Gymnasts worldwide call for support from national governing bodies against systemic coaching abuse

Updated: Mar 7


(DINA LITOVSKY/ESPN)

By: Christina Flores-Chan


American Olympic gold medallist Aly Raisman is one of the many gymnasts calling on the sport’s national governing bodies to take action against the systemic coaching abuse of young athletes, in the wake of a plethora of international scandals in the sport coming to light.


Raisman’s call-to-action towards USA Gymnastics follows former U.S. Olympic women’s gymnastics coach John Geddert’s suicide last Thursday, after he had been charged with 24 criminal offences involving human trafficking and abuse of athletes under his training.

“Monsters don’t thrive for decades without the help of people. We need to understand what happened, how this happened,” Raisman told CNN Tuesday morning, “We really need a fully independent investigation, and the scope of the investigation matters.”


During his time coaching, Geddert had been close with Larry Nassar, the former USA Gymnastics national team doctor and convicted serial rapist and sex offender.


While some survivors say that the two worked in tandem, Geddert went mostly unscathed by the 2016 investigation against Nassar and his eventual conviction in 2018.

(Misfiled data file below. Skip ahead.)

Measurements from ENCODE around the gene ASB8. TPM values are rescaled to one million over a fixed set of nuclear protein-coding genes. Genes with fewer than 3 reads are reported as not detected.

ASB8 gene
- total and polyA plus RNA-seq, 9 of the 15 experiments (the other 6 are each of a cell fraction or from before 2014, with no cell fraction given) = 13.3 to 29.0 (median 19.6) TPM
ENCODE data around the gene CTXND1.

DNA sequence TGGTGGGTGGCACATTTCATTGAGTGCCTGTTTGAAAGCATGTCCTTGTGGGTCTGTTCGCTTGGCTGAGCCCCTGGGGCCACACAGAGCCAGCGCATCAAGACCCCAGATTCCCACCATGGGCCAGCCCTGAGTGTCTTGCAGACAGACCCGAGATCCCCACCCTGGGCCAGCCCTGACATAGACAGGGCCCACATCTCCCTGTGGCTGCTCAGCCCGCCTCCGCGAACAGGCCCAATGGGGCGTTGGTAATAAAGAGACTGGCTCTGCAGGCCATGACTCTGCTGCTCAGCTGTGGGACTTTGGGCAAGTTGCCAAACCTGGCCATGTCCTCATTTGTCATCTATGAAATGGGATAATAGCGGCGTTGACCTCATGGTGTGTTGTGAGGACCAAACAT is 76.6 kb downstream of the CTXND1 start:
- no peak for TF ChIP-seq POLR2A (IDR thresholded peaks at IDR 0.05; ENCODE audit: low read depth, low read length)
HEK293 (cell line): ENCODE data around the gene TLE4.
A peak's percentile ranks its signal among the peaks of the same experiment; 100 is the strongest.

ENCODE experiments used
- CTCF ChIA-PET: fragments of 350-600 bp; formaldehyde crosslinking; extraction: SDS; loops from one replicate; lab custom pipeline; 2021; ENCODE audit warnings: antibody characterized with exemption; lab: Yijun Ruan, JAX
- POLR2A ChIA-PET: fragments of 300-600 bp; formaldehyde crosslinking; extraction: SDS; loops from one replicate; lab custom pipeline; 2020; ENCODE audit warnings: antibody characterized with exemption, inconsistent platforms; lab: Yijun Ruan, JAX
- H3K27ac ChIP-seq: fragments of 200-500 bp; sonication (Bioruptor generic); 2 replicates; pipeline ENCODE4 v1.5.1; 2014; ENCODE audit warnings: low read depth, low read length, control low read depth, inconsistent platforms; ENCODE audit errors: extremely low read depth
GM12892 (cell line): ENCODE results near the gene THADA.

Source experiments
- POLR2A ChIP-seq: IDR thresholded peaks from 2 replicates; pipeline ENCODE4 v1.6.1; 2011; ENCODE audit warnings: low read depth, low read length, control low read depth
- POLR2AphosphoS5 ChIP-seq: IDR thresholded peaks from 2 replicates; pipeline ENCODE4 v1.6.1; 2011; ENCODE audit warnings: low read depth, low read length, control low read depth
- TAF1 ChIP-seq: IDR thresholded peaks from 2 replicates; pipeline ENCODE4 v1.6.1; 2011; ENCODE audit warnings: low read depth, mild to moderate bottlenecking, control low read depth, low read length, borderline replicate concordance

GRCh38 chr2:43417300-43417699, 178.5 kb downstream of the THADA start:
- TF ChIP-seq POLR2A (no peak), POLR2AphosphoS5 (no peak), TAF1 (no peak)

However, Rachael Denhollander, former gymnast and the first to speak up publicly on Nassar’s crimes, tweeted out on Thursday that Geddert’s abusive behaviour was never a secret, dating back as early as 2000.


The coaching abuse in gymnastics is not only an issue in America; it stems from roots in the system and reaches across borders as well.


17 former British gymnasts, three of whom competed at the Olympic level, announced their decision to take legal action against British Gymnastics last Friday, over decades of physical and psychological abuse by national coaches.


British Gymnastics said it had received the group’s “letter before action” earlier that week, outlining detailed claims of assault and misconduct committed by Team Great Britain’s coaches over the years. They declined to comment.


"This is not and has never been about a few bad apples, this is about decades of systemic abuse, encouraged and covered up by those at the top,” said Claire Heafford, the campaign director of Gymnasts for Change and one of the claimants, in a statement.


Last month, the National Society for the Prevention of Cruelty to Children and the British Athletes Commission (BAC), set up a special hotline for gymnasts alleging coaching abuse. They received more than 220 calls and more than half resulted in a referral to the police or social services.


Abuse in competitive gymnastics also exists in other countries, with Gymnastics New Zealand apologizing to its victims in February, and Gymnastics Australia conducting an internal investigation last Summer, after complaints of abuse behaviour towards their athletes.

"For too long we have seen British Gymnastics prioritize podiums over people,” said Pinches, an Olympian and a claimant against British Gymnastics, "This is just the beginning of the sweeping changes that we are demanding and the justice that we will fight for."

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